“Frankie’s Catches Fire,” the headline read last January. Oh, no, I thought, not another one.
As the years fly by, many places that we cherished for the memories they evoked have, one by one, bit the dust. Jay remains the “love of my life.” Yet, it’s still hard to see empty space or alien edifices taking over where there once a cherished memory dwelt.
The little chapel where we vowed “for better or worse” transitioned into a school auditorium when St. Mary of the Woods Parish built a grander church, filled with spectacular stained glass and acres of marble, but no echoes of our hopeful promises.
On one of our many sojourns to northern Michigan, we discovered that the fine old Victorian Inn in which we had honeymooned had vanished. The past winter, hot flames fed by frigid winds had consumed its antique wooden frame, leaving behind only ashes and no incentive to rebuild in a style no longer considered practical. We wandered the field at the edge of the harbor, but it was impossible to make out even a vague outline of the once elegant rooms.
A few years later as we rode along Touhy Avenue on Chicago’s northside on our way to the airport, we witnessed the swinging arc of a wrecker’s ball crashing into the truly ugly, but to us beloved, walls of “The Purple Motel.” Ah, the wages of sin are death. But our uppermost sentiment was not residual guilt but deep frustration that we couldn’t find a way through the cyclone fencing surrounding the deconstruction site. We would not have even one grossly lavender brick to serve as a souvenir.
The motel joined the list, along with so many of the lovely Art Deco buildings along “Boule Mich” as we had loving called Michigan Avenue when we were young and first in love. Back in those days, rather than the bustling upscale shopping area one finds today, fine old shops, bastions of the early twentieth century were going out of business. There were almost as many empty storefronts as going concerns. And Jay and I loved it that way. Strolling from the curve of Lake Shore Drive south to the Chicago River and back provided us with unhurried free entertainment. Once the John Hancock Tower went up and the avenue regained its popularity, we felt like strange tribes had invaded our private preserve of romance.
Now another announcement of loss! But, no , as it turned out restaurant workers had managed to contain the fire and the South Bend landmark was saved.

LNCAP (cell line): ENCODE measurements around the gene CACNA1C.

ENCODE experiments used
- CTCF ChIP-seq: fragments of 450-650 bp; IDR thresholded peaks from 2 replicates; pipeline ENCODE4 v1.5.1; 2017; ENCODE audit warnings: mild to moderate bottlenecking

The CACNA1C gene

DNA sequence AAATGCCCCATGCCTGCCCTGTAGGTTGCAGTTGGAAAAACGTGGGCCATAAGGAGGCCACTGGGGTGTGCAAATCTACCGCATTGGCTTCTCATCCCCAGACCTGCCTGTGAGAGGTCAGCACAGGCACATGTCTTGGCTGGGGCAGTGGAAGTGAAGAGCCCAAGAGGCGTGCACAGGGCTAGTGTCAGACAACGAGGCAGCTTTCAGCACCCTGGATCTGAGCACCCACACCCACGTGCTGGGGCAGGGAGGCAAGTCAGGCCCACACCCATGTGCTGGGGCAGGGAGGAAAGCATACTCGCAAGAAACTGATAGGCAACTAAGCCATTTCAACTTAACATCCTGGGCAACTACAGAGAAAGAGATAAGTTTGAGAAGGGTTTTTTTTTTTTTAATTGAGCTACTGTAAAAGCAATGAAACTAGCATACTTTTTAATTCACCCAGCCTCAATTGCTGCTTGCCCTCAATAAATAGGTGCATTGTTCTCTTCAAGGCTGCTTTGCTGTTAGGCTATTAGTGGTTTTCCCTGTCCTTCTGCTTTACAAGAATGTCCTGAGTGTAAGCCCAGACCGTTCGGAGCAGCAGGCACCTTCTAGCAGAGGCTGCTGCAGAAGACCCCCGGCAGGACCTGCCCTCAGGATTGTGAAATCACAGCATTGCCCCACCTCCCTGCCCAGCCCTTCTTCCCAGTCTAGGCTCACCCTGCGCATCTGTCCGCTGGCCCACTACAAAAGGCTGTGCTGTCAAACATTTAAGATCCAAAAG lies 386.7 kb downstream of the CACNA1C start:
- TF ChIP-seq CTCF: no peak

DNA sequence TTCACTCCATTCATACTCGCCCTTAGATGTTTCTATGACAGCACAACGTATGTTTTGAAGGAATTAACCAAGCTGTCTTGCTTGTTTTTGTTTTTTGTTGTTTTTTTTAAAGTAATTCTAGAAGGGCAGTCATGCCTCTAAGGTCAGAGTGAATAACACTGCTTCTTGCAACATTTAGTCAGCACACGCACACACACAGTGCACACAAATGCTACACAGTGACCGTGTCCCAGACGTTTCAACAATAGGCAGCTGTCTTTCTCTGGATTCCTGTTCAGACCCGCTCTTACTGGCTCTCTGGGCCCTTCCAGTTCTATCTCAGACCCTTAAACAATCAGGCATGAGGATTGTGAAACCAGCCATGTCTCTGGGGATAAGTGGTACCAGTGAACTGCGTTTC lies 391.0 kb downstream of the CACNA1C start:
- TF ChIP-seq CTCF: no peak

In the mid-1960s, Frankie’s had been a crowded, yet surprisingly quiet, hang-out, a perfect place to listen to jazz and have long heart-to-heart discussions. Many an evening Jay and I spent all evening Frankie’s without noticing that there was another soul in the place. We drank endless refills of root beer for me and the real stuff for him. We solved the problems
of the world and the difficulties of the university system. We embraced our hopes for our nation and for ourselves. We discussed music and movies, philosophy and religion, politics and sports, families and friendships.
We never actually spoke of love, but it was the subtext of every conversation. The more we learned about each other, the more we wanted to know. The more we knew, the less we could imagine living without this person. So, it shouldn’t have come as a surprise to me when on Dec. 5, 1963, Jay slide a small leather box across the table. But it did. It took my breath away. Intuiting a reality and staring it in the face are two entirely different experiences. I opened the box. Inside lay a small class ring. It was an exact replica of Jay’s Notre Dame ring.
Notre Dame did not allow fraternities on campus. The tradition of “pinning” could, therefore, not take hold in that culture. Instead, a form of pre-engagement, unique to that university, was “miniaturing.” This meant that a young man committed himself to a permanent relationship with a young woman by offering her a miniature of his own class ring. (My post-feminist awareness cringes at the term, but this is now, not then.)
The ring fit perfectly. That, as it turned out, was pure good fortune. Jay had not realized that the rings had to be ordered ahead of time. When he decided to ask me to commit to him, he casually went to the college bookstore to buy one of the rings and heard the bad news that it took six weeks to acquire one. But, lo and behold, a miniature containing a stone that matched Jay’s had come back into the store that morning. The young women for whom it had been intended said, “No.” Jay blithely went off with the ring to offer it to a girl he felt pretty sure would say “Yes.” And she did.
But, over the years, I’ve often wondered about that other girl. Did she ever regret it? Did they change their minds? Is she still living with her true love?
Love’s lessons I’ve learned can be harsh, but sometimes what begins as loss can turn into a win.
“I find myself becoming increasingly nostalgic for the past, but after all I suppose that is the only thing one can be nostalgic about.”
Have you had a favorite place disappear on you? Tell us about it.